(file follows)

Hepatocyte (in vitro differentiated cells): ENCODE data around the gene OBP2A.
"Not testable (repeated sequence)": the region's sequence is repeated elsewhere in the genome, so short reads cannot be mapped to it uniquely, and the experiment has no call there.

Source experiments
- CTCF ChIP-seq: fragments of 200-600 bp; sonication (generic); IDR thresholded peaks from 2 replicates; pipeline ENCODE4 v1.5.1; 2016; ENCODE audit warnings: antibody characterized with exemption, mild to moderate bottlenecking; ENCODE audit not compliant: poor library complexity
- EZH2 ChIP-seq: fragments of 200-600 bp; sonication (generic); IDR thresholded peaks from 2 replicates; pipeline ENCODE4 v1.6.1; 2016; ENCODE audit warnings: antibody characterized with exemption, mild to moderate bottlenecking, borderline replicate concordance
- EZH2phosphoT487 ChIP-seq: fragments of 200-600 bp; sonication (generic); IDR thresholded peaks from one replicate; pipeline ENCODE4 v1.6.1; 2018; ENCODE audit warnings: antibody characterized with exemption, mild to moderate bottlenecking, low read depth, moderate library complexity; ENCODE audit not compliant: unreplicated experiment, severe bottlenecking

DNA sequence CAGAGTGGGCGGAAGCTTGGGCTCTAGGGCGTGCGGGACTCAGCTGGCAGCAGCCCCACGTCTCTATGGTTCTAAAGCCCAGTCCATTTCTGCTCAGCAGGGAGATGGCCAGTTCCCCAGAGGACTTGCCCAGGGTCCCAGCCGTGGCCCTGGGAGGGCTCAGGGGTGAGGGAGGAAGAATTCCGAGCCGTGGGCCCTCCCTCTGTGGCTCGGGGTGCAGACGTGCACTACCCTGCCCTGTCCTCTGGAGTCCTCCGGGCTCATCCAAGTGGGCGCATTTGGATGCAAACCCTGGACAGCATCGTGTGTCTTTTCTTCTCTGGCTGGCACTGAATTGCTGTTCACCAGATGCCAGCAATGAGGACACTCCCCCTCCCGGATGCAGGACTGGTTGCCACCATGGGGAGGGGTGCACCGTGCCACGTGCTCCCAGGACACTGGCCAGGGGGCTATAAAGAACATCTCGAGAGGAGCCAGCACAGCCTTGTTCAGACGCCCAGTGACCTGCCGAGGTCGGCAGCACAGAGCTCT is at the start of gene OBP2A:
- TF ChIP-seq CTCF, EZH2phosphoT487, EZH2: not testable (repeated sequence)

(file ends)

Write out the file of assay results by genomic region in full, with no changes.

Hepatocyte (in vitro differentiated cells): ENCODE data around the gene OBP2A.
"Not testable (repeated sequence)": the region's sequence is repeated elsewhere in the genome, so short reads cannot be mapped to it uniquely, and the experiment has no call there.

Source experiments
- CTCF ChIP-seq: fragments of 200-600 bp; sonication (generic); IDR thresholded peaks from 2 replicates; pipeline ENCODE4 v1.5.1; 2016; ENCODE audit warnings: antibody characterized with exemption, mild to moderate bottlenecking; ENCODE audit not compliant: poor library complexity
- EZH2 ChIP-seq: fragments of 200-600 bp; sonication (generic); IDR thresholded peaks from 2 replicates; pipeline ENCODE4 v1.6.1; 2016; ENCODE audit warnings: antibody characterized with exemption, mild to moderate bottlenecking, borderline replicate concordance
- EZH2phosphoT487 ChIP-seq: fragments of 200-600 bp; sonication (generic); IDR thresholded peaks from one replicate; pipeline ENCODE4 v1.6.1; 2018; ENCODE audit warnings: antibody characterized with exemption, mild to moderate bottlenecking, low read depth, moderate library complexity; ENCODE audit not compliant: unreplicated experiment, severe bottlenecking

DNA sequence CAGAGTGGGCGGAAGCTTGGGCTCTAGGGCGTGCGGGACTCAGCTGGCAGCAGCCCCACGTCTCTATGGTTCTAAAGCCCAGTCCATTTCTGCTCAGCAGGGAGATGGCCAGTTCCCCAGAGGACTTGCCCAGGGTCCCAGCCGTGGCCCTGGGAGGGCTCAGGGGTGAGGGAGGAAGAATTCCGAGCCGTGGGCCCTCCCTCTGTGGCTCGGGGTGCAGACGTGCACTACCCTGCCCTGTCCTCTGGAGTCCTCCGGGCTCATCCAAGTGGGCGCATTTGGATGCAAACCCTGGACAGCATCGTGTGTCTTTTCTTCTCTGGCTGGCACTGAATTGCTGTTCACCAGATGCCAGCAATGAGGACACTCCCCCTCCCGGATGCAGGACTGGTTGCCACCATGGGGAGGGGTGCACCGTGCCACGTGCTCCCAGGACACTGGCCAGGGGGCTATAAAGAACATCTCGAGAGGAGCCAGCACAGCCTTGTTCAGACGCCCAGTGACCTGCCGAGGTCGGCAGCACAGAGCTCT is at the start of gene OBP2A:
- TF ChIP-seq CTCF, EZH2phosphoT487, EZH2: not testable (repeated sequence)